With the exception of Kaiser, all of the insurers added the cost of cost-sharing reductions to their silver plan premiums for 2018 (the Trump Administration eliminated funding for CSR in October 2017, just a few weeks before the start of open enrollment for 2018 coverage; insurers are still required to provide CSR benefits to eligible enrollees, but most insurers across the country have added the cost of CSR to silver plan premiums. This has resulted in larger premium subsidies for most enrollees, since subsidies are based on the cost of the benchmark silver plan).
Due in part to the addition of the cost of CSR to silver plan premiums, average premium increases for BCBSGA, Ambetter, and Alliant were all more than 50 percent. Kaiser’s rate increase was still steep, at nearly 31 percent. Premium subsidies climbed commensurately for 2018, keeping coverage affordable for people who are eligible for subsidies. But people who aren’t eligible for premium subsidies are facing sharply higher premiums in 2018.
Georgia and the Affordable Care Act
Georgia politics are dominated by Republicans at the federal and state levels, and the Affordable Care Act has generally been deeply unpopular with local lawmakers.
When the Senate voted on the Affordable Care Act on Christmas Eve, 2009, Republican U.S. Senators Saxby Chambliss and John Isakson both voted against the bill. Isakson is still in the Senate, and the current Junior Senator, David Perdue, also a Republican, is opposed to the ACA. Both men voted in favor of repealing the ACA in 2017, although the only measure that Republicans were ultimately able to pass was repeal of the individual mandate starting in 2019.
In the House, seven Georgia Republican and two Democratic representatives voted against the ACA in 2010, while four Democratic representatives voted yes. As of 2018, Georgia’s House delegation includes four Democrats and ten Republicans. During the 2017 legislative session, Representatives from Georgia were split along party lines in terms of their votes for or against ACA repeal.
At the state level, Gov. Nathan Deal and Insurance Commissioner Ralph Hudgens stand out as two of the law’s harshest critics. Georgia defaulted to the federally facilitated health insurance marketplace and did not expand Medicaid. Georgia was among the states that imposed restrictions on navigators, who were intended to help consumers enroll in the marketplace.
During its 2014 session, the Georgia Assembly passed laws that prohibit the establishment of a state-run marketplace, disallow the use of taxpayer money for navigator programs, and forbid government employees from advocating for Medicaid expansion.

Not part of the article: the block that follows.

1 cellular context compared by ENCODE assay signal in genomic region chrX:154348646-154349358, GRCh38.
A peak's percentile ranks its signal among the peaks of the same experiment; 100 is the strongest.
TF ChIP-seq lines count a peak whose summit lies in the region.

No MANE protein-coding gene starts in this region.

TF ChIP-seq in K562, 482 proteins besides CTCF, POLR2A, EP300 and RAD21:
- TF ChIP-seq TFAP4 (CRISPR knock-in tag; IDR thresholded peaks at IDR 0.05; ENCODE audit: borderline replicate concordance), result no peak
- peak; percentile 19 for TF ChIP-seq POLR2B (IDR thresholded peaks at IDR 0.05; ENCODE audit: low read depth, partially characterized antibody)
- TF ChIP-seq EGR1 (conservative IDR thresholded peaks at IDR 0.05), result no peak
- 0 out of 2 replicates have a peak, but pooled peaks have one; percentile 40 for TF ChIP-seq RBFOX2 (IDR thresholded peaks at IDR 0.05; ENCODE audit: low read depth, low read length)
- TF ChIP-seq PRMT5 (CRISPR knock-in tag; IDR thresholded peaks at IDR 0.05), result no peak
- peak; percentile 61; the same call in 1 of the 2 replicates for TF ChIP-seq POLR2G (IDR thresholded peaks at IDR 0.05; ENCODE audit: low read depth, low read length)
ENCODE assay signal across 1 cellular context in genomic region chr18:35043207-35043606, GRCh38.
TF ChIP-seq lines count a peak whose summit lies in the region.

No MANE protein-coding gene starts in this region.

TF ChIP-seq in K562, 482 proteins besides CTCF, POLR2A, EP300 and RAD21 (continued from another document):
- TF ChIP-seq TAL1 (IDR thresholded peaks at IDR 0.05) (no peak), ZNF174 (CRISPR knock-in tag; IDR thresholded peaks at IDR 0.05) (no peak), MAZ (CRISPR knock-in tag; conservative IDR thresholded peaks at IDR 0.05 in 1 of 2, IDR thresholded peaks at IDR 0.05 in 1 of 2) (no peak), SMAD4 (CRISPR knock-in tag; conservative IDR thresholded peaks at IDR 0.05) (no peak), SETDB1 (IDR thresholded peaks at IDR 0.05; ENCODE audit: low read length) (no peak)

Georgia’s decision against Medicaid expansion leaves 240,000 individuals in the coverage gap, meaning they don’t qualify for either Medicaid or the ACA’s premium subsidies to help offset the cost of private insurance.
Despite the state’s lack of Medicaid expansion, Georgia Medicaid enrollment has increased 15 percent from 2013 to November 2017. But nationwide, including the states that have expanded Medicaid, enrollment in Medicaid and CHIP has grown by 29 percent.
Georgia’s Medicaid program is not open to non-disabled adults without dependent children, and is only available for parents of dependent children if their household income doesn’t exceed 34 percent of the federal poverty level. For perspective, 34 percent of the poverty level for a family of three works out to about $579/month in total household income (this chart shows various percentages of the poverty level at different family sizes in terms of total annual income)
Visit the Georgia Department of Community Health website for information about Georgia’s Medicaid programs.
Other ACA reform provisions
The ACA’s Consumer Operated and Oriented Plan (CO-OP) Program encourages the creation of nonprofit, consumer-run health insurance issuers Twenty-three CO-OPs received funding in the form of loans totaling $1.98 billion, and all but four have folded. No CO-OP plans were created in Georgia, so the struggles that the program has faced have not impacted Georgia.
Medicare in the state of Georgia
Georgia Medicare enrollment reached 1.5 million in 2015, about 15 percent of the state’s population compared with 17 percent of the total U.S. population enrolled in Medicare. Historically, in Georgia, 81 percent of Medicare recipients qualify based on age alone while 29 percent qualify for Medicare as the result of a disability.
Georgia Medicare beneficiaries may choose a Medicare Advantage plan instead of original Medicare as a way to gain additional benefits. 34 percent of Georgians enrolled in Medicare have selected a Medicare Advantage plan instead of a traditional Medicare plan, which is very much in line with the national average of 33 percent.
State-level reform in Georgia
Here’s what’s happening at the state level with healthcare reform in Georgia: